Blind Veterans UK Badges through the ages
Since our foundation in 1915, we have given badges to blind veterans. This is so that not only can they be identified as beneficiaries of the charity, but also provides a sense of community and comradeship.
In 2013 our Llandudno centre was offically opened with a special ceremony and commemorative monolith in the centre's grounds.
7th May 2015 was the 100th anniversary of the torpedoing of the RMS Lusitania. The attack on this ship was integral to the events of the First World War, and one passenger's involvement plays an important role in the history of Blind Veterans UK.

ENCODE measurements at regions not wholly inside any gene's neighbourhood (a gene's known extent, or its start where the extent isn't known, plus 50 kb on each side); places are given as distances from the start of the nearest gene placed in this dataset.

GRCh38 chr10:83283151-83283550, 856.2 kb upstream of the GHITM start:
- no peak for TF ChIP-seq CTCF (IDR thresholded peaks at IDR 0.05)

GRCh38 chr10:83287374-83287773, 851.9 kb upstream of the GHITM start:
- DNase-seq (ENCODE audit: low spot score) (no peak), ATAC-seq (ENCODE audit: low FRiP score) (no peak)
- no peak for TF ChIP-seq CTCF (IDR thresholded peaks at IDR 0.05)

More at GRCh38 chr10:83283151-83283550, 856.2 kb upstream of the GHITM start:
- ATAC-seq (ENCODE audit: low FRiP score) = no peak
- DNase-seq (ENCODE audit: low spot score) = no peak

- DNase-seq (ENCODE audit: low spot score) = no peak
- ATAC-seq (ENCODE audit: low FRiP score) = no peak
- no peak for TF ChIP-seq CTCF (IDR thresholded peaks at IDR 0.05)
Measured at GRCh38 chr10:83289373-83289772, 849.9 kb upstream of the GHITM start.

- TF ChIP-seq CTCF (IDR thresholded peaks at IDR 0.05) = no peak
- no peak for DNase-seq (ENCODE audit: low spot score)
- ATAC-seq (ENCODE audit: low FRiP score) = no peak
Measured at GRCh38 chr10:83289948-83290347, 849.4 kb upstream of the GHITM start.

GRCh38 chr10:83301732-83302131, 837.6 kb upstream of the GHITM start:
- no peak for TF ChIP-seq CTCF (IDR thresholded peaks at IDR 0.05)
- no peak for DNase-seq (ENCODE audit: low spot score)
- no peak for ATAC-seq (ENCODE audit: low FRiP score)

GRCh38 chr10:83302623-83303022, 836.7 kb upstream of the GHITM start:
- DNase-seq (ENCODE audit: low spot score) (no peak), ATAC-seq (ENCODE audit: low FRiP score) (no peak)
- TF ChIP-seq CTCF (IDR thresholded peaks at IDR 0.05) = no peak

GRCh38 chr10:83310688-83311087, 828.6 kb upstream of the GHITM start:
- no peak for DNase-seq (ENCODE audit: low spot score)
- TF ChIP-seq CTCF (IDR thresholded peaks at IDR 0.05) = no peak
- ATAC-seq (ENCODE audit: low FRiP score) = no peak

As we commemorate the forming of the Home Guard 75 years ago, we look at how Blind Veterans UK also carried on at home
The dramatic society kept our veterans in good spirits during WWII when the charity had moved to Church Stretton in Shropshire for safety.
An embroided Grand Altar frontal made by injured soldiers during World War One, currently on display at St Paul's Cathedral.
In 1916, we had our own mascot in the form of St Dunstan, the goat.
The revolutionary Kurzweil machine has a history entwined with our own
In the 1920s, football was very popular among blind veterans. We even played against Arsenal!